For two days, dozens of distinguished leaders and experts presented their opinions on the most touching issues in foreign policy and defence of the Baltic Sea region and beyond.


  • Day 1October 28, 2016
  • Day 2October 29, 2016
  • 14:30 - 15:00
  • 15:00 - 15:10
    Welcoming remarks by H.E. Mr Raimonds Vējonis, The President of the Republic of Latvia and Mr Raimonds Bergmanis, Minister of Defence of the Republic of Latvia
  • 15:10 - 16:40
    NATO 360° 24/7 – HOW TO DELIVER? 

    NATO has stood as a cornerstone of security in Europe and North America for six decades. Today, its ability to continue playing such a central role is challenged by a changing security environment. What must NATO members do to maintain the Alliance’s relevance in the face of strategic challenges? Russia’s assertiveness and desire to change the European security order is a reality that must be factored in even as we aim for a better future for the longer term. There is a clear need to synchronize strategic threat perception among allies to strengthen European defence and restore transatlantic balance. Do different European political elites recognize that democracy is worthy of being defended by all means?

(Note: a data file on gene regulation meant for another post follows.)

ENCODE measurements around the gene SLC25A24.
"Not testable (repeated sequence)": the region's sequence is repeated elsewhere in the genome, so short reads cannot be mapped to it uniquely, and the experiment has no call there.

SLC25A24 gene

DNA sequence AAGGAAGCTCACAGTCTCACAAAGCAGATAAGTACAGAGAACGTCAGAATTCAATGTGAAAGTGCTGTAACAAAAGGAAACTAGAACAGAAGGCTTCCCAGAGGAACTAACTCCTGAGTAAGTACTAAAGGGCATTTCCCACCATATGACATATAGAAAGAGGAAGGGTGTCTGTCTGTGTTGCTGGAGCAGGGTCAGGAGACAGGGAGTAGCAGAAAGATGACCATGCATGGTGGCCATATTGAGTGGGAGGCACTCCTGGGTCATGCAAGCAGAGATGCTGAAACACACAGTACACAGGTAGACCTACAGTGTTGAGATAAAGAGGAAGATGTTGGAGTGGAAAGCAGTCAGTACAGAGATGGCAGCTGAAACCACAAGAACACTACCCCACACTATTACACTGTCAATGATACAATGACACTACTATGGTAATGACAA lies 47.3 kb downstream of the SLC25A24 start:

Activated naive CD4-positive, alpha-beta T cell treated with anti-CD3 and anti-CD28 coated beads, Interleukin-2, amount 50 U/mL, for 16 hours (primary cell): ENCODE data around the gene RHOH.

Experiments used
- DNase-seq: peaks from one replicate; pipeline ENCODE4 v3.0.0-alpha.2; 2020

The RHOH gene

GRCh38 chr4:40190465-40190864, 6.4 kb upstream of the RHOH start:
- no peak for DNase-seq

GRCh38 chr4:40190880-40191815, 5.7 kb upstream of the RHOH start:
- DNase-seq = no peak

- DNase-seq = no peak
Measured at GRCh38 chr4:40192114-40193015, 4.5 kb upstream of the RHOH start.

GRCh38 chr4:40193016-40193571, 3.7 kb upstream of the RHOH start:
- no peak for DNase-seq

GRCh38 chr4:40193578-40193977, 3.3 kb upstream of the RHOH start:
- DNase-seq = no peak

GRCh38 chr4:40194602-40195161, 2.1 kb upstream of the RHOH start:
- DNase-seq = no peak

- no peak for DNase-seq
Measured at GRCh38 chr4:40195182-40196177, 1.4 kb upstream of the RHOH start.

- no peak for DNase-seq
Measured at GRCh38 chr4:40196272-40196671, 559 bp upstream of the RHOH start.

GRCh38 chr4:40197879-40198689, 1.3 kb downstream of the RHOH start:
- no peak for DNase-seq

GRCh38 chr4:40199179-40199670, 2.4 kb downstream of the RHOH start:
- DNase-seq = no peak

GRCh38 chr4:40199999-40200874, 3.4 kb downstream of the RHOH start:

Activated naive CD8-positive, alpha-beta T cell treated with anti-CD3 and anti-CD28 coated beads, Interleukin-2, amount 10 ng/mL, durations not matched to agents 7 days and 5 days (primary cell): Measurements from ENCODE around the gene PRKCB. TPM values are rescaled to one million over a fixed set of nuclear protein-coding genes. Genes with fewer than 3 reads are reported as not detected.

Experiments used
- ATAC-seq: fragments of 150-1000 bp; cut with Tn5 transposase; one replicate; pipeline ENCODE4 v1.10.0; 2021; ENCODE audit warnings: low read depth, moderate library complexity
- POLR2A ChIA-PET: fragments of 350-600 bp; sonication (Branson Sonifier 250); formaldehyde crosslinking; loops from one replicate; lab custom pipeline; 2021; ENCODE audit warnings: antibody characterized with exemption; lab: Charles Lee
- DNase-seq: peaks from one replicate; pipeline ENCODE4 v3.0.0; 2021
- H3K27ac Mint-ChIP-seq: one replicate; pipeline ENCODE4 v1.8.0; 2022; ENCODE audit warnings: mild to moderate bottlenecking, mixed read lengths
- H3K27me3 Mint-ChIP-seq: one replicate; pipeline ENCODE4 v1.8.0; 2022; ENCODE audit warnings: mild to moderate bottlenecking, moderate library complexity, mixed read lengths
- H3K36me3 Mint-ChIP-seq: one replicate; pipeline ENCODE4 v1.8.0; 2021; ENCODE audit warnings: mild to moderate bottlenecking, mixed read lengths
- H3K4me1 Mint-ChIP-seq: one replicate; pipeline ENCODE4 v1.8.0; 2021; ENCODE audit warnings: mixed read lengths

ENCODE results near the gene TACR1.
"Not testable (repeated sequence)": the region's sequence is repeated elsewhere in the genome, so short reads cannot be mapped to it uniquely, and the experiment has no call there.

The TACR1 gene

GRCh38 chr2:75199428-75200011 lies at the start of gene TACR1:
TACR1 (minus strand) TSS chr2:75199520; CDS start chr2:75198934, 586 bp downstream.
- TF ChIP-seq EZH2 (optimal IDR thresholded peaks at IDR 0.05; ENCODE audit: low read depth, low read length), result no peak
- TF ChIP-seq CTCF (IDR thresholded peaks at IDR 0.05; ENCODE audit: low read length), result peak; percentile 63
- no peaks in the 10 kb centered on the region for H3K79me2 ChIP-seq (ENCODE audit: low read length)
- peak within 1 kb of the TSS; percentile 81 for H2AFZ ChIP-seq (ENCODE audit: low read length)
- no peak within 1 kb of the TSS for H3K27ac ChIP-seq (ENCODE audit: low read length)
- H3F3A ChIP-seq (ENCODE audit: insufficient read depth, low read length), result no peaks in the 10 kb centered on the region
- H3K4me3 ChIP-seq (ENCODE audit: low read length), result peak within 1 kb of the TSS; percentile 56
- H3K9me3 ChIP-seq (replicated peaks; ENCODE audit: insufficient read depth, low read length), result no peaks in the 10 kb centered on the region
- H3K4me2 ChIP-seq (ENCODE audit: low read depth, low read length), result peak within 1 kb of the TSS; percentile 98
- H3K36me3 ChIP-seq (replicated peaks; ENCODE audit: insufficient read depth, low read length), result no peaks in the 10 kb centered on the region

Mr Anders Fogh Rasmussen, former Secretary General of NATO 
    Prof. Dr. Vaira Vīķe-Freiberga, former President of Latvia 
    Hon. Mr Harjit Sajjan, Minister of Defence of Canada 
    Mr Hannes Hanso, Minister of Defence of Estonia

    Moderator:Dr. Žaneta Ozoliņa, Vice Chairman of Latvian Transatlantic Organisation, Professor of the Department of Political Science, University of Latvia 

  • 17:00 - 18:30

    A complex mix of geopolitical and economic circumstances provides rather flat global growth perspectives, despite low oil prices and low interest rates. Three main pillars of the global growth – the U.S., the EU and China – vary. China’s growth is slowing, but it’s still the main source of global growth. The U.S. Federal Reserve has, for the first time, increased its interest rates seven years after financial crisis. With internal antagonism, slowing economic demand in Asia, and instability on its eastern and southern borders, the economic outlook of the European Union does not look promising. Earlier this year, the OECD called governments to act “urgently and collectively” to boost spending and combat stagnation in all advanced economies. What glimmers of hope and leadership do we see or call for when it comes to applying the OECD’s important message in real-time?
    Mr Valdis Dombrovskis, Vice-President for the Euro and Social Dialogue, also in charge of Financial Stability, Financial Services and Capital Markets Union
    Mr Edward Lucas, Senior Editor at The Economist
    Prof. Dr. Balkan Devlen, Department of Political Science and International Relations in Izmir University of Economics
    Moderator: Ms Jill Dougherty, Former Foreign Affairs Correspondent for CNN, United States of America 

  • 18:30 - 19:00